Novelty!

My Saturday group recently finished playing a game based on Jim Butcher’s Dresden series (to be recommended in a future post!).

The most memorable part of the game, for me, was the first night. To explain why, well, let’s imagine the first night of any given tabletop RPG…

If it’s D&D, you get together and roll up your characters and hand them in to the DM, that is, if you hadn’t rolled it up the night before. The DM may ask “how do you guys all know each other?” or it’s as likely that s/he¬†will tell you that all of you stand in front of the dungeon door and look down a long torchlit hallway and let everybody figure out their relationships as the game progresses.

White Wolf games (Vampire, Mage, Werewolf)¬†probably have the first night having you hand your characters in to the Storyteller and having a short (individual, private) interview discussing backstory, motivation, secrets, and whatnot and then he, with everyone else, hammers out everyone’s relationship to this point. The Gangrel and the Ventrue aren’t likely to run in the same circles, after all. What would inspire them to interact? Oh, the Ventrue knows the Toreador who knows the Brujah who knows the Gangrel? That sort of thing.

Well, when you sit down to play Dresden, the first thing you do is not create characters, the first thing you do is create your *CITY* collaboratively. I mentioned “The Dumpster!” previously, well, this circumvents that problem by allowing everybody to create their own “The Dumpster!”s together. We explored stuff around our city (Colorado Springs) and made a fairly interesting narrative from just little things that struck us as odd. Colorado Springs has a large number of military bases… there’s Fort Carson, Peterson Air Force Base, Schriever Air Force Base, Cheyenne Mountain, and the US Air Force Academy… why does it have so many? Colorado Springs has a large number of evangelical organizations… why does it have so many? In the 80’s and 90’s, Manitou Springs was a hotbed of “Satanism”. Why? Garden of the Gods is an explosion of red stone in the middle of a lush high plains region… why? There is a new marijuana store opening up every other day. Why? So on and so forth.

After doing that, we came up with a grid for “in the know” and “not in the know” and crossed those against “wants to maintain the status quo” and “wants to change things” (the military was in the know and wanted to maintain the status quo, for example). Only after had we fleshed out our city did we sit down and say “well… who are *YOU*?”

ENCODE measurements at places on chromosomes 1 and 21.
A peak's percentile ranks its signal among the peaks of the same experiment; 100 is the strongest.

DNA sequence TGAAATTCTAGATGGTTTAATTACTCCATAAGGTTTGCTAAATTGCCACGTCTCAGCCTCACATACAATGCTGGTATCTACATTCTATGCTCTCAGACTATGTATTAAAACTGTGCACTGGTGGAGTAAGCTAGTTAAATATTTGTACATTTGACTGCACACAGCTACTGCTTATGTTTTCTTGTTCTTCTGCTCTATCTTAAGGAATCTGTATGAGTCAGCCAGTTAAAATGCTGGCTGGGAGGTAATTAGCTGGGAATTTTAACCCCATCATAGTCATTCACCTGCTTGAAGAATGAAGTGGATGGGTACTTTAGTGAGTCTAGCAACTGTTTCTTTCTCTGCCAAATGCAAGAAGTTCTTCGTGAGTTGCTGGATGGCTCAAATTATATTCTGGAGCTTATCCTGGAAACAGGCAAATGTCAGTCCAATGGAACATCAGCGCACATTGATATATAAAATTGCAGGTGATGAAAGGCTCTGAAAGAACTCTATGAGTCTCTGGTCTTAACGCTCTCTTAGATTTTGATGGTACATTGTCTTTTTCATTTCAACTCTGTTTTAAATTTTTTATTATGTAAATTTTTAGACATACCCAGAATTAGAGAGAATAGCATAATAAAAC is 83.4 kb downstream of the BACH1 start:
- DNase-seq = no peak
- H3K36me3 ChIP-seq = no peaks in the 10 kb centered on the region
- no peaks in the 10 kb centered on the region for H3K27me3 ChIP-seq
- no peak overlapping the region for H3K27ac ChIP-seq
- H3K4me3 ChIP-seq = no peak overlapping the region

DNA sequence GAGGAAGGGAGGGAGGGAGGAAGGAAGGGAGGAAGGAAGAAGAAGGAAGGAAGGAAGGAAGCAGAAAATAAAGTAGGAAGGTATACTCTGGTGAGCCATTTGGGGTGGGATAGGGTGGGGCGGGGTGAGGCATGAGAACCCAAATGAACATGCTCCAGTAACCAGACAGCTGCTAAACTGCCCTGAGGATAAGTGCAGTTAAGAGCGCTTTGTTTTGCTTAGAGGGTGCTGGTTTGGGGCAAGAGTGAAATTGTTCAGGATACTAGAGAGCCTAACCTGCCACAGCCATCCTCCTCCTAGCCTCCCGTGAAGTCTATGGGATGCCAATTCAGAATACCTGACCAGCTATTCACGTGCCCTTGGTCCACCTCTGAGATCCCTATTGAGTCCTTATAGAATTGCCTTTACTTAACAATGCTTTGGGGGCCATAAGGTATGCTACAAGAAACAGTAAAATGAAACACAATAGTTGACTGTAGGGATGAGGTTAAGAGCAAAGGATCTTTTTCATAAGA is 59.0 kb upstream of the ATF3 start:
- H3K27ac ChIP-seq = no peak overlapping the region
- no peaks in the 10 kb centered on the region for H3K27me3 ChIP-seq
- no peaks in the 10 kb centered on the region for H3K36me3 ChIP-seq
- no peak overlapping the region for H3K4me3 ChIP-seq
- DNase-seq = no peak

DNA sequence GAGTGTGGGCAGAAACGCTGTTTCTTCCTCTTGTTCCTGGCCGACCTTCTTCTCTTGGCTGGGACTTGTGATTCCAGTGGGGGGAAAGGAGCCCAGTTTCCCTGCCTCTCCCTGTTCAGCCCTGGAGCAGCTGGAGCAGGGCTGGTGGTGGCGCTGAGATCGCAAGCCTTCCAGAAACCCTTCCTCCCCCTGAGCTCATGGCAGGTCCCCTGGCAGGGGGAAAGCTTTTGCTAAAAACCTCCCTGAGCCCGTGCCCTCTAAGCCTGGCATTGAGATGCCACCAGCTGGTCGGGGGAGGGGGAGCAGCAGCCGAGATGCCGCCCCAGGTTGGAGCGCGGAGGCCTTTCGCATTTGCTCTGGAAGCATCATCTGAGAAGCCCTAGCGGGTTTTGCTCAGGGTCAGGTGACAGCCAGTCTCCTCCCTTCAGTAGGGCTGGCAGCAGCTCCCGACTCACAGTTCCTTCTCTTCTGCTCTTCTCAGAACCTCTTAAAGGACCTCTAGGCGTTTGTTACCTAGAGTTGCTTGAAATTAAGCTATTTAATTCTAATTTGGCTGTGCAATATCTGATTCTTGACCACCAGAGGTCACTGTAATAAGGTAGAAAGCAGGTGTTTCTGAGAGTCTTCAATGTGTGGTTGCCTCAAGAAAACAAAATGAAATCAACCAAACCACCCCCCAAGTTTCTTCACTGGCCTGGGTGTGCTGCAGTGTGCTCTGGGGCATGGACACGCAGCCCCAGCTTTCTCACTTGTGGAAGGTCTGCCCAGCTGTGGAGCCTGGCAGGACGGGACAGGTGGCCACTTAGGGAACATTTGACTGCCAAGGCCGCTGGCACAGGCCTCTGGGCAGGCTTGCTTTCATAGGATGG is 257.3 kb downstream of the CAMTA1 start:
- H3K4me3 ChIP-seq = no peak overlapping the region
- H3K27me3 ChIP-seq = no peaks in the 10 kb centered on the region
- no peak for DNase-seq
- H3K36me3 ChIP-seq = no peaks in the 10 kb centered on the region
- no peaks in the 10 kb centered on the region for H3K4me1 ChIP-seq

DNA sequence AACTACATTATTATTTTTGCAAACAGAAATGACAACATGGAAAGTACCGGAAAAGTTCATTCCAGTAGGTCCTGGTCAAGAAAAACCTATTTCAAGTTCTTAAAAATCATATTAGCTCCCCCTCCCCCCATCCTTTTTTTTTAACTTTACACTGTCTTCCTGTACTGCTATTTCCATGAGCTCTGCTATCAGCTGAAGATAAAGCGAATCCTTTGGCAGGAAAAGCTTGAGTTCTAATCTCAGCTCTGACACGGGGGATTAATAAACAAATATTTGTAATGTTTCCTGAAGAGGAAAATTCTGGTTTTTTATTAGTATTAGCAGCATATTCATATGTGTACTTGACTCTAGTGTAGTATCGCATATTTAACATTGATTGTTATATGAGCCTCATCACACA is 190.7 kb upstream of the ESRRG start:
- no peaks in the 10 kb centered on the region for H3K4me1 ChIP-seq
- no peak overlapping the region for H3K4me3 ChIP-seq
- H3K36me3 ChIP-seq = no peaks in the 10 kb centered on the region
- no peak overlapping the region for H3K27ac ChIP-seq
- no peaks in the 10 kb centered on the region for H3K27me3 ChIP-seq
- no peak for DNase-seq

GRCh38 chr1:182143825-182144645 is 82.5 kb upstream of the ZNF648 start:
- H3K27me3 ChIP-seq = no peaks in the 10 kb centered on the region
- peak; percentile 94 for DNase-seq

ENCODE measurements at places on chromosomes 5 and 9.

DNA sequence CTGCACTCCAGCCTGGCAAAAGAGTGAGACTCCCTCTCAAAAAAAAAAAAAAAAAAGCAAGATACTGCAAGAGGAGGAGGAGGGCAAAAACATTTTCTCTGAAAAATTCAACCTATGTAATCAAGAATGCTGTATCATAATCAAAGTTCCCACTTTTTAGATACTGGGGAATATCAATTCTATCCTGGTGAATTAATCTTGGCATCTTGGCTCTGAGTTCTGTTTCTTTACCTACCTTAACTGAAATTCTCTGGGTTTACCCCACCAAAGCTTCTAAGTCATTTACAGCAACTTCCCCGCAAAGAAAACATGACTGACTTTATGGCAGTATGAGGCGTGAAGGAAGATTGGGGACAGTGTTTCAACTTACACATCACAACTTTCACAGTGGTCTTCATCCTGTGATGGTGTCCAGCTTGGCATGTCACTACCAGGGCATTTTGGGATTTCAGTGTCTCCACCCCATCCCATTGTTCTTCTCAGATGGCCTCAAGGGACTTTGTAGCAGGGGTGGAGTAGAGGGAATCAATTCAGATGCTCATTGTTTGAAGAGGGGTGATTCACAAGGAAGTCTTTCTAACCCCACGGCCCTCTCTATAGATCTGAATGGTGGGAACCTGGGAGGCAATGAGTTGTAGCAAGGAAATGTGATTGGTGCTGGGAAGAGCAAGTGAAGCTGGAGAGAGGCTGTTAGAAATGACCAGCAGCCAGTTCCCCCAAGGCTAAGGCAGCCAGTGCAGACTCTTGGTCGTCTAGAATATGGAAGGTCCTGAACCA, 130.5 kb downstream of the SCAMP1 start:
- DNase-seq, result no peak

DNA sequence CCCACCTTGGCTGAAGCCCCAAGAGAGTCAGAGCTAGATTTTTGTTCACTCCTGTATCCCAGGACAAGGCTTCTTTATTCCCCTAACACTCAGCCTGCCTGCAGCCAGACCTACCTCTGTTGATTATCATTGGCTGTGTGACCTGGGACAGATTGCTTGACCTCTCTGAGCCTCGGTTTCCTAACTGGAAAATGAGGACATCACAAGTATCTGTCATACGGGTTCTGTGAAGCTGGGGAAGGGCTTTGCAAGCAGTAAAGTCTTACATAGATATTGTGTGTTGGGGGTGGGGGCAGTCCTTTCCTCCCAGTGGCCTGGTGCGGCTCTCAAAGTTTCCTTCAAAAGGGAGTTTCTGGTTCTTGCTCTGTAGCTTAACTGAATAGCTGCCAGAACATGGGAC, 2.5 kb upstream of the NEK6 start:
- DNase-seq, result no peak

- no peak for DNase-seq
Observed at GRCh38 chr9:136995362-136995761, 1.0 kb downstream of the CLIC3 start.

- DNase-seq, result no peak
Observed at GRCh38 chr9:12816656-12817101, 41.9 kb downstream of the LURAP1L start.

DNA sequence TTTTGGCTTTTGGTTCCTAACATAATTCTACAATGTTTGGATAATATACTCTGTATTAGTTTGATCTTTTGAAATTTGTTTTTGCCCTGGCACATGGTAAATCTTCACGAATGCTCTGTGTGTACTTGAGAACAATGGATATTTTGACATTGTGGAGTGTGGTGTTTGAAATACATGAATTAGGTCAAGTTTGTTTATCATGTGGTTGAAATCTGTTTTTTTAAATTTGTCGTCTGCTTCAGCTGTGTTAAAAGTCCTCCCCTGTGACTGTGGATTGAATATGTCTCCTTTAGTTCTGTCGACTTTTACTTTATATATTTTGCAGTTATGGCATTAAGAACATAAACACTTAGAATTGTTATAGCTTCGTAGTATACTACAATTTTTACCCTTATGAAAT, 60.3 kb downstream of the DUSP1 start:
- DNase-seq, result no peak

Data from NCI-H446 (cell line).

And “well… who are *YOU*?” is going to be Thursday. (I have to talk about Burn Notice first.)

Jaybird

Jaybird is Birdmojo on Xbox Live and Jaybirdmojo on Playstation's network. He's been playing consoles since the Atari 2600 and it was Zork that taught him how to touch-type. If you've got a song for Wednesday, a commercial for Saturday, a recommendation for Tuesday, an essay for Monday, or, heck, just a handful a questions, fire off an email to AskJaybird-at-gmail.com

3 Comments

  1. That sounds like a really interesting system.

    I’m going to be running a Traveller (Mongoose Edition) campaign in a couple of months (my first GM gig) and the character creation in that looks like a lot of fun. Character creation is practically a game within a game, you start with an 18 year old with rolled stats, and a few background skills from growing up and you run them through a series of 4-year periods during which they enter (or continue) a career, each career offering different skills , rewards and hazards. Its actually possible (though unlikely) to die during character creation.

    We’ll end up doing the character creation over a session I think, easier to do it all together.

    • It’s not only a pretty cool system to play, when you read the books, you see how the author is using tricks mentioned in the gaming books (or, more accurately, you see how the system captured tricks used by the author in his books).

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